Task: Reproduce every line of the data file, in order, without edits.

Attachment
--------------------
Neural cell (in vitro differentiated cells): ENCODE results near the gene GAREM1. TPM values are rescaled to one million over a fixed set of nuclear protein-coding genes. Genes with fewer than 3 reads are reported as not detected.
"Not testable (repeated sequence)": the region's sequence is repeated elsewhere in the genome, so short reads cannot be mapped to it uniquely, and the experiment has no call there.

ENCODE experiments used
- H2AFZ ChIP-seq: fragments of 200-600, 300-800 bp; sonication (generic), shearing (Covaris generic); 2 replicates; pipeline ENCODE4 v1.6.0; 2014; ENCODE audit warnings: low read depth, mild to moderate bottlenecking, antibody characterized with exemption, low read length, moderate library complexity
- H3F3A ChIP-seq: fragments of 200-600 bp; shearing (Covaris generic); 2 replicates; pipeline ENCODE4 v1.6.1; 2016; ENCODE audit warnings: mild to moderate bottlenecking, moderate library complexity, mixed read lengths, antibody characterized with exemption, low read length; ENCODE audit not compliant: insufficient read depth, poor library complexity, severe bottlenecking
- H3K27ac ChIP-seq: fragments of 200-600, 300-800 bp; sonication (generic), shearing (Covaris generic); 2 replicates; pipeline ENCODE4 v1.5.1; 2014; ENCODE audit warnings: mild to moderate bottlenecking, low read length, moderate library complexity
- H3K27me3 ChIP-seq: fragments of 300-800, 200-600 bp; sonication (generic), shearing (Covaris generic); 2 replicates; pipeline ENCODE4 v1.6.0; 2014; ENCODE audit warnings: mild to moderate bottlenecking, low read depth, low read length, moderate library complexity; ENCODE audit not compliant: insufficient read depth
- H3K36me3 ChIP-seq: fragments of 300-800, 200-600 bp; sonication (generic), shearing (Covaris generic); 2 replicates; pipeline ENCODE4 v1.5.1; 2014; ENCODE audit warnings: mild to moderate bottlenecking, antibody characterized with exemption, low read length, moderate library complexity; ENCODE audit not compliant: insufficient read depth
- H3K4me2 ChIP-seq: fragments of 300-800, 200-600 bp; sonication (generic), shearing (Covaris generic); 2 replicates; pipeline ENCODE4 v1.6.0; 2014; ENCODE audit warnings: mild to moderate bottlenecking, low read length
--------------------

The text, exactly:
Neural cell (in vitro differentiated cells): ENCODE results near the gene GAREM1. TPM values are rescaled to one million over a fixed set of nuclear protein-coding genes. Genes with fewer than 3 reads are reported as not detected.
"Not testable (repeated sequence)": the region's sequence is repeated elsewhere in the genome, so short reads cannot be mapped to it uniquely, and the experiment has no call there.

ENCODE experiments used
- H2AFZ ChIP-seq: fragments of 200-600, 300-800 bp; sonication (generic), shearing (Covaris generic); 2 replicates; pipeline ENCODE4 v1.6.0; 2014; ENCODE audit warnings: low read depth, mild to moderate bottlenecking, antibody characterized with exemption, low read length, moderate library complexity
- H3F3A ChIP-seq: fragments of 200-600 bp; shearing (Covaris generic); 2 replicates; pipeline ENCODE4 v1.6.1; 2016; ENCODE audit warnings: mild to moderate bottlenecking, moderate library complexity, mixed read lengths, antibody characterized with exemption, low read length; ENCODE audit not compliant: insufficient read depth, poor library complexity, severe bottlenecking
- H3K27ac ChIP-seq: fragments of 200-600, 300-800 bp; sonication (generic), shearing (Covaris generic); 2 replicates; pipeline ENCODE4 v1.5.1; 2014; ENCODE audit warnings: mild to moderate bottlenecking, low read length, moderate library complexity
- H3K27me3 ChIP-seq: fragments of 300-800, 200-600 bp; sonication (generic), shearing (Covaris generic); 2 replicates; pipeline ENCODE4 v1.6.0; 2014; ENCODE audit warnings: mild to moderate bottlenecking, low read depth, low read length, moderate library complexity; ENCODE audit not compliant: insufficient read depth
- H3K36me3 ChIP-seq: fragments of 300-800, 200-600 bp; sonication (generic), shearing (Covaris generic); 2 replicates; pipeline ENCODE4 v1.5.1; 2014; ENCODE audit warnings: mild to moderate bottlenecking, antibody characterized with exemption, low read length, moderate library complexity; ENCODE audit not compliant: insufficient read depth
- H3K4me2 ChIP-seq: fragments of 300-800, 200-600 bp; sonication (generic), shearing (Covaris generic); 2 replicates; pipeline ENCODE4 v1.6.0; 2014; ENCODE audit warnings: mild to moderate bottlenecking, low read length